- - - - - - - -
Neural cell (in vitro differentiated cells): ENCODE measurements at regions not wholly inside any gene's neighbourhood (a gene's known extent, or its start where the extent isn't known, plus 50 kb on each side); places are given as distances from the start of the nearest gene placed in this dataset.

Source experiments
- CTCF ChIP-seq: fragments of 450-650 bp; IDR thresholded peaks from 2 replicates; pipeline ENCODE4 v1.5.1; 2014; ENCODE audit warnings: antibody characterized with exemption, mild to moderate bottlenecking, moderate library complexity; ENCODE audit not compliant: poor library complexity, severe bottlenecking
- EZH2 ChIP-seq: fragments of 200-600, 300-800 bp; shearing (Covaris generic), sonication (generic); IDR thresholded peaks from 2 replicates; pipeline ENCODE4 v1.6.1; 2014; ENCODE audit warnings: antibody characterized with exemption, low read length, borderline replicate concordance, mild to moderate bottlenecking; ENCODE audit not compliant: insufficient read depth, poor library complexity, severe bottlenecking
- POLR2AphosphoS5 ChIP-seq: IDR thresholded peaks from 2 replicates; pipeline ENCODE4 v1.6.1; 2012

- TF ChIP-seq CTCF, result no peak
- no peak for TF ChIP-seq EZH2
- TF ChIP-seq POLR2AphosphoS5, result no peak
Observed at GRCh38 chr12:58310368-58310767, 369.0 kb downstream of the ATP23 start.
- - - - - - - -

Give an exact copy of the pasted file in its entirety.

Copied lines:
Neural cell (in vitro differentiated cells): ENCODE measurements at regions not wholly inside any gene's neighbourhood (a gene's known extent, or its start where the extent isn't known, plus 50 kb on each side); places are given as distances from the start of the nearest gene placed in this dataset.

Source experiments
- CTCF ChIP-seq: fragments of 450-650 bp; IDR thresholded peaks from 2 replicates; pipeline ENCODE4 v1.5.1; 2014; ENCODE audit warnings: antibody characterized with exemption, mild to moderate bottlenecking, moderate library complexity; ENCODE audit not compliant: poor library complexity, severe bottlenecking
- EZH2 ChIP-seq: fragments of 200-600, 300-800 bp; shearing (Covaris generic), sonication (generic); IDR thresholded peaks from 2 replicates; pipeline ENCODE4 v1.6.1; 2014; ENCODE audit warnings: antibody characterized with exemption, low read length, borderline replicate concordance, mild to moderate bottlenecking; ENCODE audit not compliant: insufficient read depth, poor library complexity, severe bottlenecking
- POLR2AphosphoS5 ChIP-seq: IDR thresholded peaks from 2 replicates; pipeline ENCODE4 v1.6.1; 2012

- TF ChIP-seq CTCF, result no peak
- no peak for TF ChIP-seq EZH2
- TF ChIP-seq POLR2AphosphoS5, result no peak
Observed at GRCh38 chr12:58310368-58310767, 369.0 kb downstream of the ATP23 start.